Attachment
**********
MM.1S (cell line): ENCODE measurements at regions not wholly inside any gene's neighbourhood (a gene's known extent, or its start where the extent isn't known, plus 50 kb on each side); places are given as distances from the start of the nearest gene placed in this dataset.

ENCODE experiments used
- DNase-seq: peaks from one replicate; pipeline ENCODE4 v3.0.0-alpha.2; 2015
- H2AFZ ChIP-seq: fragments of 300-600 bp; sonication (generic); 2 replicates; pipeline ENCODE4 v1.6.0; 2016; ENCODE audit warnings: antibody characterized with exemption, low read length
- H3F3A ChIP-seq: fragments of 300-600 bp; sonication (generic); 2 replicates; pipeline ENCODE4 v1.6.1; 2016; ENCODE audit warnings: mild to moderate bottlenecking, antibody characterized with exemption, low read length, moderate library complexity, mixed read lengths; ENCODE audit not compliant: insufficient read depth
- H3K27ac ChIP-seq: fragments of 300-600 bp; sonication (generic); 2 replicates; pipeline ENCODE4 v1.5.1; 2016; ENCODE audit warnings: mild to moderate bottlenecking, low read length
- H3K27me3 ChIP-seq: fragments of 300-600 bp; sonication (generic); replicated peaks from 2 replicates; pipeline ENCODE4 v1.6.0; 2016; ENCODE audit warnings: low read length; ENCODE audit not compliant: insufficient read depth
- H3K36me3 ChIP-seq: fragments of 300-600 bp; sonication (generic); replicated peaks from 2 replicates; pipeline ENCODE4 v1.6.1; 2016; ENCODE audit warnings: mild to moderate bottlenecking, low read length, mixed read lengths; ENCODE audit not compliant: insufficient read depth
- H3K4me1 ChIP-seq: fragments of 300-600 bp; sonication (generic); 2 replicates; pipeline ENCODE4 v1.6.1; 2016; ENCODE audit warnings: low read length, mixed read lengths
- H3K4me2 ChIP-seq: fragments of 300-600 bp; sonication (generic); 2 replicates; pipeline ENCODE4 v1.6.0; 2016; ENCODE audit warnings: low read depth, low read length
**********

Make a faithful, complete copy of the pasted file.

MM.1S (cell line): ENCODE measurements at regions not wholly inside any gene's neighbourhood (a gene's known extent, or its start where the extent isn't known, plus 50 kb on each side); places are given as distances from the start of the nearest gene placed in this dataset.

ENCODE experiments used
- DNase-seq: peaks from one replicate; pipeline ENCODE4 v3.0.0-alpha.2; 2015
- H2AFZ ChIP-seq: fragments of 300-600 bp; sonication (generic); 2 replicates; pipeline ENCODE4 v1.6.0; 2016; ENCODE audit warnings: antibody characterized with exemption, low read length
- H3F3A ChIP-seq: fragments of 300-600 bp; sonication (generic); 2 replicates; pipeline ENCODE4 v1.6.1; 2016; ENCODE audit warnings: mild to moderate bottlenecking, antibody characterized with exemption, low read length, moderate library complexity, mixed read lengths; ENCODE audit not compliant: insufficient read depth
- H3K27ac ChIP-seq: fragments of 300-600 bp; sonication (generic); 2 replicates; pipeline ENCODE4 v1.5.1; 2016; ENCODE audit warnings: mild to moderate bottlenecking, low read length
- H3K27me3 ChIP-seq: fragments of 300-600 bp; sonication (generic); replicated peaks from 2 replicates; pipeline ENCODE4 v1.6.0; 2016; ENCODE audit warnings: low read length; ENCODE audit not compliant: insufficient read depth
- H3K36me3 ChIP-seq: fragments of 300-600 bp; sonication (generic); replicated peaks from 2 replicates; pipeline ENCODE4 v1.6.1; 2016; ENCODE audit warnings: mild to moderate bottlenecking, low read length, mixed read lengths; ENCODE audit not compliant: insufficient read depth
- H3K4me1 ChIP-seq: fragments of 300-600 bp; sonication (generic); 2 replicates; pipeline ENCODE4 v1.6.1; 2016; ENCODE audit warnings: low read length, mixed read lengths
- H3K4me2 ChIP-seq: fragments of 300-600 bp; sonication (generic); 2 replicates; pipeline ENCODE4 v1.6.0; 2016; ENCODE audit warnings: low read depth, low read length